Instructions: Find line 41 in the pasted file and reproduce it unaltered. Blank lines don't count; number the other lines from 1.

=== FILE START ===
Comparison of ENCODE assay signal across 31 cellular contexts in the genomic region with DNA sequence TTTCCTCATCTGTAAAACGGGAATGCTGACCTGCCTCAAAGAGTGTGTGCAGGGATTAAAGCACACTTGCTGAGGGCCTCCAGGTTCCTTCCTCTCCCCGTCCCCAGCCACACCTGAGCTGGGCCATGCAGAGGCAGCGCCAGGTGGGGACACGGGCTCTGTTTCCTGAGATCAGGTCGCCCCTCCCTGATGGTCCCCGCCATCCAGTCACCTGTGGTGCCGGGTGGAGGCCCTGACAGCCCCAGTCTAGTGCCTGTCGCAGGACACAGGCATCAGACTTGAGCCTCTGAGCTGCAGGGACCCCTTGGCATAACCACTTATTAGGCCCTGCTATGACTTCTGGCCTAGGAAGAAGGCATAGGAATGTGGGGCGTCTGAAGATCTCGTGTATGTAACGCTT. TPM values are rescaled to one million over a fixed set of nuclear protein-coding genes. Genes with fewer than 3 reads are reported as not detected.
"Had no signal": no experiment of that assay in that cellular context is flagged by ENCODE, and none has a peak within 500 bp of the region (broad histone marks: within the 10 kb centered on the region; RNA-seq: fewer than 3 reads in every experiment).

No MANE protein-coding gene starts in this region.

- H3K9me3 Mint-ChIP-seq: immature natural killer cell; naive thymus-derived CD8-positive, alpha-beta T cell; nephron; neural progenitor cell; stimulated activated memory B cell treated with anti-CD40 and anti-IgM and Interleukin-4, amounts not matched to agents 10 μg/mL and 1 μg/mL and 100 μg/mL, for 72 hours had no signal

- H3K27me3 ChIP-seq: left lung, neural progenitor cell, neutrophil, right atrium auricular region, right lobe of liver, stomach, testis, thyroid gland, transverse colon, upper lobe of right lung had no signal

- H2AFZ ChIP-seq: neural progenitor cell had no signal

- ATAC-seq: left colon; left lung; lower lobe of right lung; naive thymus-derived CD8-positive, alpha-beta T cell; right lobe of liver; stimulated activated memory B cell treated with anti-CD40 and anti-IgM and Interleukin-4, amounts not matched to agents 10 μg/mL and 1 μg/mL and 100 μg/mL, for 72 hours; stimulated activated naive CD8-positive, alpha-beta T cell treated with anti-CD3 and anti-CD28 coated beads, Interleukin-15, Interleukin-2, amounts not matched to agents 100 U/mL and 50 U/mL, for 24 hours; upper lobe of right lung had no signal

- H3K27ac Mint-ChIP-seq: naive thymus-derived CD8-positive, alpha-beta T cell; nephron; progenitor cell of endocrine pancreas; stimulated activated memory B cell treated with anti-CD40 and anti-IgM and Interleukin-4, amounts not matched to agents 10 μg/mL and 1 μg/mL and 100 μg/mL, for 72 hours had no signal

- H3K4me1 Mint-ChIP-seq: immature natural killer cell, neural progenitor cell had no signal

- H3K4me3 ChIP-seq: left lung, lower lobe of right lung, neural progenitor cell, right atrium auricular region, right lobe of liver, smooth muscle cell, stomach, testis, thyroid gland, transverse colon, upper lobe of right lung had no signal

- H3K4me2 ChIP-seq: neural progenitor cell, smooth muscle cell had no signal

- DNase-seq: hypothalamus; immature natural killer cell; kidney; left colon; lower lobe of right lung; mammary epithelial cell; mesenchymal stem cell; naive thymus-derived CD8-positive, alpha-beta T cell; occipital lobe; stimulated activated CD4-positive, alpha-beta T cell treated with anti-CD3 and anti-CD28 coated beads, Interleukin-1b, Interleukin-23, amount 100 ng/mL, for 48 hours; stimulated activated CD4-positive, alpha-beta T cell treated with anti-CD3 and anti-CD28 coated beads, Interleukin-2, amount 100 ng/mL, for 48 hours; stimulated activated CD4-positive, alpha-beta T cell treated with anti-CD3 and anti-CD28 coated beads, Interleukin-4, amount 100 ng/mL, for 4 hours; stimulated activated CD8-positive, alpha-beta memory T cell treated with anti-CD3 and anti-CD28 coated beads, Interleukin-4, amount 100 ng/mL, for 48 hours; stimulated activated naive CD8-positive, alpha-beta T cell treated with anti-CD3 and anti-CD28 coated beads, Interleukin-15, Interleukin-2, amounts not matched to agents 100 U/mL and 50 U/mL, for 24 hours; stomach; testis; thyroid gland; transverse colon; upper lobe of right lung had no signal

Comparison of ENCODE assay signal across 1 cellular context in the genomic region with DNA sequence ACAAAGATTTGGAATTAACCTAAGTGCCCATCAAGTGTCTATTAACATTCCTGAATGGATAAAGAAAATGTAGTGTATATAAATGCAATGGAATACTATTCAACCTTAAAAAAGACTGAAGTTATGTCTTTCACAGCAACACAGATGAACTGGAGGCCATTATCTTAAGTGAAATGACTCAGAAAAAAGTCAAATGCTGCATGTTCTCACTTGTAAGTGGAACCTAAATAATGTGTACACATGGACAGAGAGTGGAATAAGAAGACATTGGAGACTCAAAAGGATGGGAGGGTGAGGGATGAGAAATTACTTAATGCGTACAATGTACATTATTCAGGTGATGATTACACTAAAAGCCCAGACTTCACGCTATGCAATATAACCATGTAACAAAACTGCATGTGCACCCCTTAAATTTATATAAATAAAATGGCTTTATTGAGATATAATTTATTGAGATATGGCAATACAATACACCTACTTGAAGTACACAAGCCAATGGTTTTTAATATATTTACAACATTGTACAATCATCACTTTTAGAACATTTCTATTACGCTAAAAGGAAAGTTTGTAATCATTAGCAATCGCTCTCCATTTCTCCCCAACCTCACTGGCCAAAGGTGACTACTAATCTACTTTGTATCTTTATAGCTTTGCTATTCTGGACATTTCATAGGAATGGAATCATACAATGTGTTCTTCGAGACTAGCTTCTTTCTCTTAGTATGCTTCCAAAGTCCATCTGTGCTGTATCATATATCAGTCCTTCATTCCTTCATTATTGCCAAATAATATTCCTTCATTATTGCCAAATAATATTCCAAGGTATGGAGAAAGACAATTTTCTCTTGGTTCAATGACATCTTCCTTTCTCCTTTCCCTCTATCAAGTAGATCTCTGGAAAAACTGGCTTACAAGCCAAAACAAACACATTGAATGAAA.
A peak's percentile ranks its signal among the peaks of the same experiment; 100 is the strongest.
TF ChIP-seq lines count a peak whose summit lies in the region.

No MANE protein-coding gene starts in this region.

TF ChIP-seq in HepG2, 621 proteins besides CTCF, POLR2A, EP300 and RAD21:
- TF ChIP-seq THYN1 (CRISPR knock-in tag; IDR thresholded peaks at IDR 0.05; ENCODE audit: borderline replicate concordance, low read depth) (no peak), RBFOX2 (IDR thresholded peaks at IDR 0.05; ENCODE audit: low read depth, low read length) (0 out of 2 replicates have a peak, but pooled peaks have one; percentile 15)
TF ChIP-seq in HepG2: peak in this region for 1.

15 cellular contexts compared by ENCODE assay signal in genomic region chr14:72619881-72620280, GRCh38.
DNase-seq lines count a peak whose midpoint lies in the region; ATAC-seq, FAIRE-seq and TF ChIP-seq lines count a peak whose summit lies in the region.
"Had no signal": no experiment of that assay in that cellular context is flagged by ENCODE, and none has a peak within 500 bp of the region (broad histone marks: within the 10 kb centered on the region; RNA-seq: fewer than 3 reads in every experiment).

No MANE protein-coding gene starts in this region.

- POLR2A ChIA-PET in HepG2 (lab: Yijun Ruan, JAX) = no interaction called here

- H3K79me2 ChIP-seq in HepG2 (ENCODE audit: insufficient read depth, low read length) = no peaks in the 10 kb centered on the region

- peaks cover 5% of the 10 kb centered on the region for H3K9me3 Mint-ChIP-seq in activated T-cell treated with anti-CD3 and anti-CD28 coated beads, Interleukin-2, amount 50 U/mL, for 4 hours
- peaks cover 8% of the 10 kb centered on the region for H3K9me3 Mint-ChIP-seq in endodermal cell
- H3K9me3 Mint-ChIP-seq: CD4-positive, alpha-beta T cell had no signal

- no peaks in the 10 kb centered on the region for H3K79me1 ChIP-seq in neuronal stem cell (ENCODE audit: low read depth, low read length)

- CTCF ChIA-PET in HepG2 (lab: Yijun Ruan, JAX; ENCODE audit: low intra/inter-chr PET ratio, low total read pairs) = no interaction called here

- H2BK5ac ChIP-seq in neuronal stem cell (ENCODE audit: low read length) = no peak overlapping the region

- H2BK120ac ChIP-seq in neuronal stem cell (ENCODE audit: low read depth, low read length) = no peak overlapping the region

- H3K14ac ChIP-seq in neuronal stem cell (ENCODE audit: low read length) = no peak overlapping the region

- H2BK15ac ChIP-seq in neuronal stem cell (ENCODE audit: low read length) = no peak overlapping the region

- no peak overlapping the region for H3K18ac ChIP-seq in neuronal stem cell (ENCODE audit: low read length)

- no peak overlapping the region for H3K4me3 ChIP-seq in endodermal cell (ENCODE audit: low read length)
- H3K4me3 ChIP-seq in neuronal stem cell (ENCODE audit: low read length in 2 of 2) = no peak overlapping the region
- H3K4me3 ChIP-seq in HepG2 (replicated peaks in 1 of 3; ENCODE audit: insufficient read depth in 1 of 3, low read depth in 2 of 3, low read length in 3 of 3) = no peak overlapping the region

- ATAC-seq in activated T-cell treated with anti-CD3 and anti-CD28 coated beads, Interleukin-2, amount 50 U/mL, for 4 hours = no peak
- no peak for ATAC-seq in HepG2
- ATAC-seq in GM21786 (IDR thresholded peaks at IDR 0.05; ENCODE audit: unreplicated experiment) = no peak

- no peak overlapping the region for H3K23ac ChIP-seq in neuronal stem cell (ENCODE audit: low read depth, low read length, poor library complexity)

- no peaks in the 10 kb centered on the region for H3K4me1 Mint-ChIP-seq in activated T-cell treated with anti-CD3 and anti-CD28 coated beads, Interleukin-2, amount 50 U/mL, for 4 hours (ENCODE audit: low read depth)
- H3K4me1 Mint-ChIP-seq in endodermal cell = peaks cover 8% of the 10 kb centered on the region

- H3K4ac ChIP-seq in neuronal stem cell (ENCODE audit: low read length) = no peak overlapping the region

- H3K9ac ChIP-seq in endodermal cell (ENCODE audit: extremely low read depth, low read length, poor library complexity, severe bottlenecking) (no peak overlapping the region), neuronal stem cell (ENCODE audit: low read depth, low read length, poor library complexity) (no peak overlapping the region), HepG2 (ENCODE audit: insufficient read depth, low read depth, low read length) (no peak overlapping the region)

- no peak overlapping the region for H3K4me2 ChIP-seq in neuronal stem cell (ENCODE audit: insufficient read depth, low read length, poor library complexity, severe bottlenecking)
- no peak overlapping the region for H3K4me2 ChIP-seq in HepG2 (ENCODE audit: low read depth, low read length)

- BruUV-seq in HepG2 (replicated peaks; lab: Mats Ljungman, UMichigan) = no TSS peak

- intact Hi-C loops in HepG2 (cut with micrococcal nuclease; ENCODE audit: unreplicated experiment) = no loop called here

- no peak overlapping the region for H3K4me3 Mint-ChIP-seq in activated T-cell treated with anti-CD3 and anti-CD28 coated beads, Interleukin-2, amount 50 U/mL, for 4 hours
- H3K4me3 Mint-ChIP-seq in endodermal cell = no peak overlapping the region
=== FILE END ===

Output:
- ATAC-seq in GM21786 (IDR thresholded peaks at IDR 0.05; ENCODE audit: unreplicated experiment) = no peak